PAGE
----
The Canal Street Blog

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Series LLC: The Rise (and Risks) of a New Limited Liability Entity | Post 3

This post continues the discussion of series LLCs and bankruptcy. There are still unanswered questions in this area of law. Today we’ll explore a second possible option for how bankruptcy court should treat series LLCs: entity law with exceptions approach.

Option Two: Entity Law with Some Exceptions
Recall that to file for bankruptcy, a series must be a “person” under the Bankruptcy Code (the “Code”). Typically, LLCs are treated as a “person” by bankruptcy courts even though they aren’t mentioned in the definition in the Code. At this point, no court has determined a cell’s “personhood” for bankruptcy purposes.

Entity law is the general starting point for corporate groups in bankruptcy. Entity law is the body of law that creates formal legal boundaries so that each corporation within a corporate group has independent legal rights and duties with separate liability from the other corporations in the group. These boundaries protect the assets of one corporation from the creditors of other corporations in the corporate group. In the case of series LLCs, entity law would prevent creditors of one series from collecting the assets of a related series, or the whole LLC. Courts generally do not question an entity’s separateness unless creditors can show a lack of formal separation between affiliates of a corporate group, then they “pierce the corporate veil” and the presumption of separateness dissolves.

Courts may find the entity law framework an attractive approach for dealing with series LLCs in bankruptcy proceedings. Under this approach, each series, or cell, would be a separate “person” under the Code, and its liabilities would not affect the other cells of the series. Bankruptcy law is driven by equitable principles. A bankruptcy court’s goal is to facilitate an orderly reorganization or dissolution for the debtor while ensuring that creditors are treated fairly. If the court finds that there are no actual boundaries between series, the presumption of separateness is rebutted, and the liabilities of the debtor series are imputed to the other series in the LLC. Courts would likely examine whether:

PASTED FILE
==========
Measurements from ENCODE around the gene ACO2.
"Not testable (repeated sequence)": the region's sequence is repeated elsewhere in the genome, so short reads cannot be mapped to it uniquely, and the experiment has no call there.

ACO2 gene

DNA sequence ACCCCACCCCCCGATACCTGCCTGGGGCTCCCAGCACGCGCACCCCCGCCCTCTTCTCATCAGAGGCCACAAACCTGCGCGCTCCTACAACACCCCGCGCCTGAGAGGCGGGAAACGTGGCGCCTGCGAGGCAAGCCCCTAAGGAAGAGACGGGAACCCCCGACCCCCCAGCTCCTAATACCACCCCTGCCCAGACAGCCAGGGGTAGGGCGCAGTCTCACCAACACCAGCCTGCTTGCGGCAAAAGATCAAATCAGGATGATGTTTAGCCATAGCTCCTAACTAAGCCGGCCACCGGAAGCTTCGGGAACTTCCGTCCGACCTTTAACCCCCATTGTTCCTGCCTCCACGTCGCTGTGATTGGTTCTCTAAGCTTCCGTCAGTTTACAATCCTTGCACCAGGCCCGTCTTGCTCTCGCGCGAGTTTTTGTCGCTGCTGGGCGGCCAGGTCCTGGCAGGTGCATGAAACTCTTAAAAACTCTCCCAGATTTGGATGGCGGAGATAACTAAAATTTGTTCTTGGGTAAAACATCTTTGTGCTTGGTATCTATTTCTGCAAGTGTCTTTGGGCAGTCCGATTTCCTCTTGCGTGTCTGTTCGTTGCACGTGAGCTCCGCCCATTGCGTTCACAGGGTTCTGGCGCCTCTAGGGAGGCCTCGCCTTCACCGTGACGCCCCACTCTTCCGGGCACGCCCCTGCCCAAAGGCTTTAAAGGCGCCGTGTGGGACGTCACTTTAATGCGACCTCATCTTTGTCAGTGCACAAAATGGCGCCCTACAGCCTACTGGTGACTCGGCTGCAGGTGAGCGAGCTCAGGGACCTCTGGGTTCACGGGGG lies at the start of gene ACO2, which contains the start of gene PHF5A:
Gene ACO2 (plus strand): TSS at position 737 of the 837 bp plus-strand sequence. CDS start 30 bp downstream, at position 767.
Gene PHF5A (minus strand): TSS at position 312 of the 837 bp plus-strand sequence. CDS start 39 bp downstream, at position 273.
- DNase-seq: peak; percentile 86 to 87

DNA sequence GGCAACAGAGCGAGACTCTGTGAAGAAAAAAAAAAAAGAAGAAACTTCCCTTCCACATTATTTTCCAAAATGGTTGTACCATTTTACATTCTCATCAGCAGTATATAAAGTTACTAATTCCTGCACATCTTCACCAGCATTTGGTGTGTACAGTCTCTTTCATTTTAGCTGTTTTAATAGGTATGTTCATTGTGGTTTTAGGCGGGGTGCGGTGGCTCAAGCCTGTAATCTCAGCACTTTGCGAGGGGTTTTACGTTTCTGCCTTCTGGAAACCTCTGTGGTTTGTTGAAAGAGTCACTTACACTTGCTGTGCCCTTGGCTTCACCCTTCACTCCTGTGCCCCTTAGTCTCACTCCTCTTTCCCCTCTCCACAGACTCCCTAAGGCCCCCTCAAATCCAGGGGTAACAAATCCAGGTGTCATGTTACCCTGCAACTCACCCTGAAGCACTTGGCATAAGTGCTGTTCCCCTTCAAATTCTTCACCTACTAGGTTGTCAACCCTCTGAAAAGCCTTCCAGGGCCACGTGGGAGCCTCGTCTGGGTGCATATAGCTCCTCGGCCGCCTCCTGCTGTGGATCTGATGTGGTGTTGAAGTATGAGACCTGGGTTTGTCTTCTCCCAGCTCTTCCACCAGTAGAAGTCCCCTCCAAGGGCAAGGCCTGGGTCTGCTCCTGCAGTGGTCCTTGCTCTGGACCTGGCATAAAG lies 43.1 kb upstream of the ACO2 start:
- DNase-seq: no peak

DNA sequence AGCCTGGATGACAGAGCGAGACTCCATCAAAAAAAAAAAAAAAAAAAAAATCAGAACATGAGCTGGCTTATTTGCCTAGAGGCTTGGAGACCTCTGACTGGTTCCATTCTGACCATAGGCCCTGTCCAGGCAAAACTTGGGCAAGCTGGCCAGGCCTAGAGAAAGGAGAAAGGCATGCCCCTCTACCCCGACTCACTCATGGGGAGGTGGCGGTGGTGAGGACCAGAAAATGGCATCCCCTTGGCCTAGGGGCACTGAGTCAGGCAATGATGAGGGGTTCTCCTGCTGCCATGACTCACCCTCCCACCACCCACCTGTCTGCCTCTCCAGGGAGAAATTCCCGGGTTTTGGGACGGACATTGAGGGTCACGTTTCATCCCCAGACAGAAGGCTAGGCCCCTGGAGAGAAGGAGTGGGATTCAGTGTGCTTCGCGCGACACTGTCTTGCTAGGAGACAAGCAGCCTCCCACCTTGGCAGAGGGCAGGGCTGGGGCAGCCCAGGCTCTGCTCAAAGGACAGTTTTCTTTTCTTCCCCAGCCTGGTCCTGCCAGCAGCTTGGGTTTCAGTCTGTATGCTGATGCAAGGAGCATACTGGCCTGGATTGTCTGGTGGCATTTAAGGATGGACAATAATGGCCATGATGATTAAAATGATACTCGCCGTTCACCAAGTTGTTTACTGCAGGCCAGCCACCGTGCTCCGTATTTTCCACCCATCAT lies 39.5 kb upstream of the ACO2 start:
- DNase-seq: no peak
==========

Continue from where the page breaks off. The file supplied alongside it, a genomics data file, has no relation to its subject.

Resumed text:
• Each series is financially independent or interdependent;
  • The series LLC is economically integrated;
  • The holding company participates in the decision-making of each of the cells; and
  • The series LLC holds itself out to the public as a single integrated enterprise.

If these boundaries between series  are not present, the court could allow a creditor to reach the assets of the other cells or the series LLC as a whole.

Bankruptcy courts try to preserve the pre-bankruptcy rights, remedies, and legitimate expectations of creditors, and these expectations are based on state corporate and collection laws. Most series LLC statutes provide that the debts, liabilities, obligations, and expenses of one series are not enforceable against the assets of another series, which emphasizes a preference for separate entity treatment. This would likely support a bankruptcy’s court’s use of entity law for series LLCs, unless a state law is inconsistent with bankruptcy law.

However, some observers argue that companies are more consolidated in actuality than on paper, and that entity law may no longer be the favored approach. Ultimately, courts will choose the body of law that best reflects the customary industry practices and the creditors’ expectations.

Stay tuned for our next post discussing two other alternatives courts have for series LLCs in bankruptcy.

If you’re interested in learning more about series LLCs or limited liability entities in general, please contact us or submit your question to our free, confidential Q & A service.


Thanks to Danielle Flatt for her work on this post.